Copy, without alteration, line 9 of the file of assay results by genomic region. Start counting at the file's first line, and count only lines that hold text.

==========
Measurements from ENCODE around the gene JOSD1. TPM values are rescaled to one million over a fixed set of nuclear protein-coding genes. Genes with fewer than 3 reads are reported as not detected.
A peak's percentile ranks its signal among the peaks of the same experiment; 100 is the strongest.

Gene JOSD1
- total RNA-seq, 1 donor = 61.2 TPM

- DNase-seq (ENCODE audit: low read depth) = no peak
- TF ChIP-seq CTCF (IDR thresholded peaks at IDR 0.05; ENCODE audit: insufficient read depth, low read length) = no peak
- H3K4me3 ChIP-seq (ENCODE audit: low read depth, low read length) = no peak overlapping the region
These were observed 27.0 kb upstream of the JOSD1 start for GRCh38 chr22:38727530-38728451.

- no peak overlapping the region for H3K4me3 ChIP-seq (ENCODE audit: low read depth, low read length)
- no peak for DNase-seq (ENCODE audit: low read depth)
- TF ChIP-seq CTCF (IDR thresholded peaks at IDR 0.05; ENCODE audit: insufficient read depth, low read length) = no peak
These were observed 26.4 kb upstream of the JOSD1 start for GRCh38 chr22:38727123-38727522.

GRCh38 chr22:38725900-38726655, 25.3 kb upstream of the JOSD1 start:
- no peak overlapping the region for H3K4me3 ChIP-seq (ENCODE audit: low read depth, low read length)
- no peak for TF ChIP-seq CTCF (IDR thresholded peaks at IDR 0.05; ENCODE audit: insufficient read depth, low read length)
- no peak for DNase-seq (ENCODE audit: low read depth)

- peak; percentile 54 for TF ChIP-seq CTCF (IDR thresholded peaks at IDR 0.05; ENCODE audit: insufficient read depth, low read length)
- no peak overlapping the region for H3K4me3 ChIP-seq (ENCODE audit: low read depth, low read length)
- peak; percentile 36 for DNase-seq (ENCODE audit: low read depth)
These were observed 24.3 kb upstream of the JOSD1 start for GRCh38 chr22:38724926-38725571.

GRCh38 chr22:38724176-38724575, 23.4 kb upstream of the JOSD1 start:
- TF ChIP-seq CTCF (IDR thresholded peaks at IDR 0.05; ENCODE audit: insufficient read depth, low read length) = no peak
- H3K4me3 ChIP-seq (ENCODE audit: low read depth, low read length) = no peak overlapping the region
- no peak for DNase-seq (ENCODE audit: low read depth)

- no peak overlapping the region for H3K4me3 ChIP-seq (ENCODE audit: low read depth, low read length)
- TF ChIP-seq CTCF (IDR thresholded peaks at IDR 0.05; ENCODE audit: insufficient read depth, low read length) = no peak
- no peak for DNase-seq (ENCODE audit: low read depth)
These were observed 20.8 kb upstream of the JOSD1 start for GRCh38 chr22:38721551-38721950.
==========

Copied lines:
- no peak overlapping the region for H3K4me3 ChIP-seq (ENCODE audit: low read depth, low read length)